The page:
(w) Jordie Bellaire, Jeremy Lambert (a) Eleonora Carlini
As far as a complete reboot of one of the most beloved properties in pop culture go, BOOM! Studios’ reboot of Buffy and Angel has been a great success. Both series have managed to capture the general feel and spirit of their source material while offering readers a new experience updated for today’s sensibilities. That also goes for Hellmouth, billed as the first comics event for Buffy and Angel comics. While it is an “event” by definition, it does not possess the same amount of spectacle that readers have grown accustomed to. Instead, Jordie Bellaire and Jeremy Lambert have made Hellmouth a character-focused story that just happens to occur during a world-ending situation.
Hellmouth #3 engages readers by very quickly changing up the character dynamics. After an ominous introduction by an unseen narrator, an earthquake (or something of the sort) throws the characters awry, resulting in the unlikely team of Buffy and Drusilla while Angel finds himself in the familiar territory of being alone. The Buffy/Drusilla pairing is entertaining, but by stripping away the vamp’s original eccentricities she ultimately reads like one of the dozens of other vampires featured in Buffy and Angel. The real draw is Buffy’s reactions to the situations, and how she continues to forge ahead despite the hand she’d been dealt.
On the Angel front, the ensouled vampire faces his own challenges. He finds himself in the home of a peculiar-looking demon. Basically, it’s his own version of Yoda, complete with a tiny hut in a swampy environment. The two discuss paths for Angel to be completely restored as a human, and not stuck in the limbo he’s found himself in. This development really stands out, as Angel has been typically portrayed as someone that willingly accepts the burdens he’s been given, rarely does he express a desire for anything (except Buffy, of course).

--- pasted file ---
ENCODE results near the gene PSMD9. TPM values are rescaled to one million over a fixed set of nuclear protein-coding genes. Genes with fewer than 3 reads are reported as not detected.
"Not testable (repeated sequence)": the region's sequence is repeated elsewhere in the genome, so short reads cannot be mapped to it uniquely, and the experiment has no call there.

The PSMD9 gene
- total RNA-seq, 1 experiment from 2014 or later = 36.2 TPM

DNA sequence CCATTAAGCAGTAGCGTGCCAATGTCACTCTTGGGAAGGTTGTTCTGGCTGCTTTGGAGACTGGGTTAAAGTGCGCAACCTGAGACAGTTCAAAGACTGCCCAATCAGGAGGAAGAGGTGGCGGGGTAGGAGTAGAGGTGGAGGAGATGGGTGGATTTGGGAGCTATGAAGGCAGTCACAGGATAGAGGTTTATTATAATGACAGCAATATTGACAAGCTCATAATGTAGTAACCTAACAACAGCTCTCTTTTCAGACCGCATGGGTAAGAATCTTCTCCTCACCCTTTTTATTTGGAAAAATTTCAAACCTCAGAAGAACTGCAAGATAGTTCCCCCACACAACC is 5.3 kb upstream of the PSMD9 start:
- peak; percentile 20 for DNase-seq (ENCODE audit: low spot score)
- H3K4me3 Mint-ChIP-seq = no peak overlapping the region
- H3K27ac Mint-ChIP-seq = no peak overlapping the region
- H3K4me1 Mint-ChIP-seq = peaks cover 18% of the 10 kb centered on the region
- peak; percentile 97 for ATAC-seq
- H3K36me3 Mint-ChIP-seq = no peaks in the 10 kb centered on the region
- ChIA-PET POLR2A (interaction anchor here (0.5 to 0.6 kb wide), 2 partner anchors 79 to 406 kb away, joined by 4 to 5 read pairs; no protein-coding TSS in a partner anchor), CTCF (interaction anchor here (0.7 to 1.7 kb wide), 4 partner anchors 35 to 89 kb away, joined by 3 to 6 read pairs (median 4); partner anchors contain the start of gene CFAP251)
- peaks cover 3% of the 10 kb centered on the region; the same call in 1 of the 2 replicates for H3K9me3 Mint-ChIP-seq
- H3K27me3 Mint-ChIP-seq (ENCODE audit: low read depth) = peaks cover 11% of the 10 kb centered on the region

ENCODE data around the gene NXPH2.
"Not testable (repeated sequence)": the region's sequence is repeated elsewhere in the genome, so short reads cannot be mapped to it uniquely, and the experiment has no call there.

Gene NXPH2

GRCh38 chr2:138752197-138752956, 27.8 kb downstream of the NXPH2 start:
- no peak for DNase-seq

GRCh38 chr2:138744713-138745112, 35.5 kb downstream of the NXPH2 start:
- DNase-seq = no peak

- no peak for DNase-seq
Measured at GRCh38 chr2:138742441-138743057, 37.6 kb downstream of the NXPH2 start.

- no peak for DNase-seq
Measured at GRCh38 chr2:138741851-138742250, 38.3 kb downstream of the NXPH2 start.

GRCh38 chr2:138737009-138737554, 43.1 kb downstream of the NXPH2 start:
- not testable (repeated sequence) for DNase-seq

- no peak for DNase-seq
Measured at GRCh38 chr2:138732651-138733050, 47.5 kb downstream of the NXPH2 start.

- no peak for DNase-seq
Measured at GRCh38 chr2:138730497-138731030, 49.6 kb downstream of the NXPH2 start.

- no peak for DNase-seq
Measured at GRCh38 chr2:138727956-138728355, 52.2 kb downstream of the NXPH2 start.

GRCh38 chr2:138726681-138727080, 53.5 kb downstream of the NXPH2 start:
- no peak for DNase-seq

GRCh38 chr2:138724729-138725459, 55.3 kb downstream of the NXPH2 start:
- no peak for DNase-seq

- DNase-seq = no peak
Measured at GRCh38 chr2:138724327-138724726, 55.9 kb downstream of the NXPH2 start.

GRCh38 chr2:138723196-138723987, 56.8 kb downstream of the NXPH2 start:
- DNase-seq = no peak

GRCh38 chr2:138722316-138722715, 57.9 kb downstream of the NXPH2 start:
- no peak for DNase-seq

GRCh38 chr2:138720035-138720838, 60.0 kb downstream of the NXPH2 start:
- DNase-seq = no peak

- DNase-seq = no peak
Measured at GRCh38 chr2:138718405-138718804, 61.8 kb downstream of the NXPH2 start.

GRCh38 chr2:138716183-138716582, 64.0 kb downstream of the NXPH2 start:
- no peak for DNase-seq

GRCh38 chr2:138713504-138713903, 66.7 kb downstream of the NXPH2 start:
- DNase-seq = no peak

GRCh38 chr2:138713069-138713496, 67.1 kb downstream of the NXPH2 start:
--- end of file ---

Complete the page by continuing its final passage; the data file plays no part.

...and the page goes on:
The issue’s conclusion, and the events of the next issue, will deal with subject matter that is pivotal to both series. While withholding judgment until Hellmouth #4 releases, it’s doubtful that this moment will match the emotional resonance that was seen in the television series. However, taken on its own, it seems to be well executed and leaves readers wanting more. To be fair, this whole series has left readers wanting more, as after three issues, there hasn’t been much in terms of actual plot development or progression.
Eleonora Carlini’s artwork continues to be solid, though overall unspectacular. While she continues to bring a lot of energy and expressiveness to each panel, the whole look of the book is safe. There’s few artistic risks taken, which keeps the scale of the story unnecessarily small. Throughout the years, it’s been proven that event comics can be character focused while still providing spectacle. With two issues left, hopefully Carlini shows herself capable of providing something to that effect.
Hellmouth #3 continues to be an enjoyable story, with several great moments from its lead characters. Jordie Bellaire and Jeremy Lambert’s tight script does not waste any space, perhaps proving that this story needed more than five issues. Despite its name, there is little to no emphasis on the impact the Hellmouth is having on the world at large, which in turn is keeping the stakes artificially low. After three issues, Hellmouth reads very much like an issue of Buffy or Angel. Without anything to make it stand out from the characters’ own series, it’s a wonder why this story wasn’t just confined to the pages of those books.